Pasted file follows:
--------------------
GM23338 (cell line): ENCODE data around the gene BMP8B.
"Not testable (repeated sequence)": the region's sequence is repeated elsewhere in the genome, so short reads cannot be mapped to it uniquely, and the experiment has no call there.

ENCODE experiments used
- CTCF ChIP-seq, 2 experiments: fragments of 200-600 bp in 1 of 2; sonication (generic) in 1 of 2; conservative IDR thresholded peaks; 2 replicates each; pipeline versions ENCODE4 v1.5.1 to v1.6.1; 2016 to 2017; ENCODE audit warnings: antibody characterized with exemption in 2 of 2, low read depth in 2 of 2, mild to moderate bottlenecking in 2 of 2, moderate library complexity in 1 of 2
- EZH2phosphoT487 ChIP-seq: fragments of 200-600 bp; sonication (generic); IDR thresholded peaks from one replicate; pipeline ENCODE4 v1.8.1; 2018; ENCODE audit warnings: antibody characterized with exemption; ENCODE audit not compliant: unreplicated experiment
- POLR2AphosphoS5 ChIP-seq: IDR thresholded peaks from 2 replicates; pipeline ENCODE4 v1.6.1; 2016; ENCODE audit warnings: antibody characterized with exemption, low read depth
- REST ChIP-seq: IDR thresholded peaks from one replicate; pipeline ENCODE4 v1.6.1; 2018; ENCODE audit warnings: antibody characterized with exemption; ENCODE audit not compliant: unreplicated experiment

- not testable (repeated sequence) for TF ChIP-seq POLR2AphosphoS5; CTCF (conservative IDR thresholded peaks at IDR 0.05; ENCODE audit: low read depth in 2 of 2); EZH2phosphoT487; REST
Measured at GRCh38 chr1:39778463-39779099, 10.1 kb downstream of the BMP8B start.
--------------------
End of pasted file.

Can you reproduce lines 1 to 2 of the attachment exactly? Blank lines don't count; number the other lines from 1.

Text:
GM23338 (cell line): ENCODE data around the gene BMP8B.
"Not testable (repeated sequence)": the region's sequence is repeated elsewhere in the genome, so short reads cannot be mapped to it uniquely, and the experiment has no call there.